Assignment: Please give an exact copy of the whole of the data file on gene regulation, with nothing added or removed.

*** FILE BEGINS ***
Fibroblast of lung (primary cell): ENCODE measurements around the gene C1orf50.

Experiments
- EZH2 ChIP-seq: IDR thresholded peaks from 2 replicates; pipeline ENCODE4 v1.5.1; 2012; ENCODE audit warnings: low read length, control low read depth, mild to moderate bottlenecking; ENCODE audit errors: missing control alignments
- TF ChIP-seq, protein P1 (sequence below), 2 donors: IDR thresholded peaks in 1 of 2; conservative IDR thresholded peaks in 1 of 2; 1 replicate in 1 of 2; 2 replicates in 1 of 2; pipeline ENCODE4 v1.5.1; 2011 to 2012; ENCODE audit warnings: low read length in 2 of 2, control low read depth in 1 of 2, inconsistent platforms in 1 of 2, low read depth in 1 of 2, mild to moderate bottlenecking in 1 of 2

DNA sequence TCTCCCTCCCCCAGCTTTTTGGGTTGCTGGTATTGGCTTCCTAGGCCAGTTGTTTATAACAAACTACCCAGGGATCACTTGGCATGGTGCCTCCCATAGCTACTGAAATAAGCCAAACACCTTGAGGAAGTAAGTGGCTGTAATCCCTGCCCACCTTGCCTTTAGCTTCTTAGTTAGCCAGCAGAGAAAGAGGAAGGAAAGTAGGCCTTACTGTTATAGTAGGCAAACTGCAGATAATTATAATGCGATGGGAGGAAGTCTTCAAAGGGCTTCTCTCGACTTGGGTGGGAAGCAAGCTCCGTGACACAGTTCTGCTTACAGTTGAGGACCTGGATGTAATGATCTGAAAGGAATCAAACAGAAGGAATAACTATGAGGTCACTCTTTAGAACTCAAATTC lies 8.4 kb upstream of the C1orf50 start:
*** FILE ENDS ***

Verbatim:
Fibroblast of lung (primary cell): ENCODE measurements around the gene C1orf50.

Experiments
- EZH2 ChIP-seq: IDR thresholded peaks from 2 replicates; pipeline ENCODE4 v1.5.1; 2012; ENCODE audit warnings: low read length, control low read depth, mild to moderate bottlenecking; ENCODE audit errors: missing control alignments
- TF ChIP-seq, protein P1 (sequence below), 2 donors: IDR thresholded peaks in 1 of 2; conservative IDR thresholded peaks in 1 of 2; 1 replicate in 1 of 2; 2 replicates in 1 of 2; pipeline ENCODE4 v1.5.1; 2011 to 2012; ENCODE audit warnings: low read length in 2 of 2, control low read depth in 1 of 2, inconsistent platforms in 1 of 2, low read depth in 1 of 2, mild to moderate bottlenecking in 1 of 2

DNA sequence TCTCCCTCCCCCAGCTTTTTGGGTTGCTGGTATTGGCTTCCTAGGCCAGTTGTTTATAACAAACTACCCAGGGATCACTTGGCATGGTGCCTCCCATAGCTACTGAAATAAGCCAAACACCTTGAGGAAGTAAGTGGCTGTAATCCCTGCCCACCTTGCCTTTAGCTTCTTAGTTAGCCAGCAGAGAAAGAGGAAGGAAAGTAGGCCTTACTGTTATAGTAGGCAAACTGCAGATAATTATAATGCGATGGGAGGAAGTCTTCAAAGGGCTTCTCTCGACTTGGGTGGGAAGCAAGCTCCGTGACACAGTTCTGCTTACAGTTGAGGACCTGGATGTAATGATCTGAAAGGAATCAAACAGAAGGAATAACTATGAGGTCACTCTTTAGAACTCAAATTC lies 8.4 kb upstream of the C1orf50 start: